By a vote of 15-8, mainly along party lines, the Senate Committee on Health, Education, Labor and Pensions (“HELP”) earlier today approved the Administration’s nomination of Craig Becker to the Labor Board. The other two nominees (Mark Pearce and Brian Hayes) received unanimous votes. The Committee’s action makes it more likely all three nominations will reach a floor vote, but opposition to the Becker nomination from Senator John McCain (R-AZ), protesting the lack of a public hearing on the controversial nominee, could delay the vote.
Calling Mr. Becker the most controversial Board nominee in a long time, Senator McCain remarked on the lack of a public hearing accorded by the leadership. The Arizona Republican said that in the absence of a public hearing on the Becker nomination, he will do everything he can to block Mr. Becker’s nomination, including placing a hold on the nomination. The Senator suggested others might do the same.
In addition to speaking during the session, Senator McCain had written to HELP Committee Chairman Tom Harkin (D-IA), expressing his concerns with the Becker nomination and asking for a hearing. Harkin responded that McCain’s threatened move could hold up all the nominations.
Senator Harkin appeared to dismiss the concerns raised by other Senators, members of the public and the business community about Mr. Becker’s positions on labor law issues. Saying he had reviewed Mr. Becker’s writings, and thought them as typical of academics stating their arguments in a provocative manner simply to prompt discussion. Defending his decision to permit Mr. Becker’s nomination to pass out of Committee without a public hearing, Senator Harkin also stated that the HELP Committee has not held a public hearing for a non-chairman nominee to the NLRB since 1980, and that he was merely following that tradition.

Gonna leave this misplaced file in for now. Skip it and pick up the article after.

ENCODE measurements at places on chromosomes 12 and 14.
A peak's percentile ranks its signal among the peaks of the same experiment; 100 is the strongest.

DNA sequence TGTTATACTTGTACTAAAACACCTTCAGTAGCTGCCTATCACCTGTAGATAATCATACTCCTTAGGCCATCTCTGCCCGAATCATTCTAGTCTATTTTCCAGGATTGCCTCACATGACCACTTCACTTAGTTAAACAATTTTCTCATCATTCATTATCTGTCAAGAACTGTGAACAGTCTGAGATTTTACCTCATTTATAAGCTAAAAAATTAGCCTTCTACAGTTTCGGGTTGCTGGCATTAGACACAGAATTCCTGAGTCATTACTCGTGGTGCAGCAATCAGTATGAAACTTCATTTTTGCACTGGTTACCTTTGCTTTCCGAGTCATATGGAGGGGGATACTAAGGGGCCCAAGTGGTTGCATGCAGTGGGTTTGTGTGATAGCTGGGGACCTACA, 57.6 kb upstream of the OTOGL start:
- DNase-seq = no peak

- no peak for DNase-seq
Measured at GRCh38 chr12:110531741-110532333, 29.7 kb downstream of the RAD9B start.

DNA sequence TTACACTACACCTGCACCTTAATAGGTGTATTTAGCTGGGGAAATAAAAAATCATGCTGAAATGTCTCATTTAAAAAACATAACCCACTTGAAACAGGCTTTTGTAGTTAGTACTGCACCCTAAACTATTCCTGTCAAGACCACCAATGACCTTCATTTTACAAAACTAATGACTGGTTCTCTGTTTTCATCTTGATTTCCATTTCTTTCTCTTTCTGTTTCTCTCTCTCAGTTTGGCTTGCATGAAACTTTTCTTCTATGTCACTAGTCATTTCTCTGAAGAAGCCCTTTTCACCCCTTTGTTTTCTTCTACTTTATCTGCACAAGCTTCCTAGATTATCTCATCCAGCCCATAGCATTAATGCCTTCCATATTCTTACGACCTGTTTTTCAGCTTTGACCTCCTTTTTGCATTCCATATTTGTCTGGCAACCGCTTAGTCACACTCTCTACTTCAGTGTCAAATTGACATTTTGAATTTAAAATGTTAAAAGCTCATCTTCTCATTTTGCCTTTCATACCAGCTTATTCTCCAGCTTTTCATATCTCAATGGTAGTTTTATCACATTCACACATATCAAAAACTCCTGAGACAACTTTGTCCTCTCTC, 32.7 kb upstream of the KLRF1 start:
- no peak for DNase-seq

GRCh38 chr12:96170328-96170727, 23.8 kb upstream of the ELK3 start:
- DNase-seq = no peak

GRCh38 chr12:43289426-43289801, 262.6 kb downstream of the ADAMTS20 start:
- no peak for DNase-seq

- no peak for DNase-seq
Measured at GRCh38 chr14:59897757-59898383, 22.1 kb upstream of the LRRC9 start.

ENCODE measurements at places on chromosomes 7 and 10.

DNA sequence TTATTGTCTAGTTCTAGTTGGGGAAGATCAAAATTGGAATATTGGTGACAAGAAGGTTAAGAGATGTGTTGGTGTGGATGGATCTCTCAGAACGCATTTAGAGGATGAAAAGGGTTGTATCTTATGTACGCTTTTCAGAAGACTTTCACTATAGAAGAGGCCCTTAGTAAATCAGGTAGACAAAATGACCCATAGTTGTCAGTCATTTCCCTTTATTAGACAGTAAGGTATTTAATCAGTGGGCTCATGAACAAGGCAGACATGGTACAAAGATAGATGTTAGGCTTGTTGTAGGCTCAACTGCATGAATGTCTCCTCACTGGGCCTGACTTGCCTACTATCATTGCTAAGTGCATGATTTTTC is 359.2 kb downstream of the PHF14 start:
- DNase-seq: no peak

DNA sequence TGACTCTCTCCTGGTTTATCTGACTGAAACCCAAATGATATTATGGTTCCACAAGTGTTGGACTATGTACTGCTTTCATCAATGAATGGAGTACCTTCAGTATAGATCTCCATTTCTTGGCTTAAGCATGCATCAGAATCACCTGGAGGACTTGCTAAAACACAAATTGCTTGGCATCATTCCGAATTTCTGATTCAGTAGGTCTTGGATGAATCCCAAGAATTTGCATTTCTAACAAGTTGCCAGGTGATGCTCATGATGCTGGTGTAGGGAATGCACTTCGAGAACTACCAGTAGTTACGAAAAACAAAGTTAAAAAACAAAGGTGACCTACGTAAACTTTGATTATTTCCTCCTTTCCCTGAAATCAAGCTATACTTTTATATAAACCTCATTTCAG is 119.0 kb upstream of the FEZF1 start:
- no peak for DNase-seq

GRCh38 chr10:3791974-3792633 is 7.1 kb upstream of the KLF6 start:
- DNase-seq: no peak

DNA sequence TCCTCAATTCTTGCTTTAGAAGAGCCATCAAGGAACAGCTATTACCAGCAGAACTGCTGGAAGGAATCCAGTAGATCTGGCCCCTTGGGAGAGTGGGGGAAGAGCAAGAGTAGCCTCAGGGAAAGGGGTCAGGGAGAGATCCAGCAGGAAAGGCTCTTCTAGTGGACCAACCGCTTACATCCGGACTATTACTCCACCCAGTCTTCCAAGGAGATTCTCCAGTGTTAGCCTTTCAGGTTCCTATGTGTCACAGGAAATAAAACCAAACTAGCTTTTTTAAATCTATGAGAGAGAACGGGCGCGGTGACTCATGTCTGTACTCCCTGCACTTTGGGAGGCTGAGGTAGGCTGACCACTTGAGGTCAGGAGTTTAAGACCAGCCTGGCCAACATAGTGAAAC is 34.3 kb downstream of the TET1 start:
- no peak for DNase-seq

In a surprise to some observers, the Ranking Member on the Committee, Senator Michael Enzi (R-WY), went along with the majority on Mr. Becker’s nomination. Mr. Hayes, it has been noted, is a former aide to the Senator and the nominations, thus far, have been treated as a group. Senator Lisa Murkowski (R-AK) also voted to approve Mr. Becker’s nomination.
If Senator McCain or another Senator puts a hold on Mr. Becker’s nomination, a cloture vote by the Senate would be required to shut off debate and retain the nomination, but such a move also may represent the staking out of a negotiating position by an influential member. Like-minded colleagues might be persuaded to join Senator McCain in asking for greater scrutiny of the Becker nomination. Still, Senate Democrats may be able to muster the 60 votes needed to end debate and reach a confirmation vote on Mr. Becker and the others. Cloture votes usually are scheduled on a Friday to be held the following Tuesday. Therefore, absent a negotiated resolution, a cloture vote on Mr. Becker’s nomination could take place as early as Tuesday, October 27th.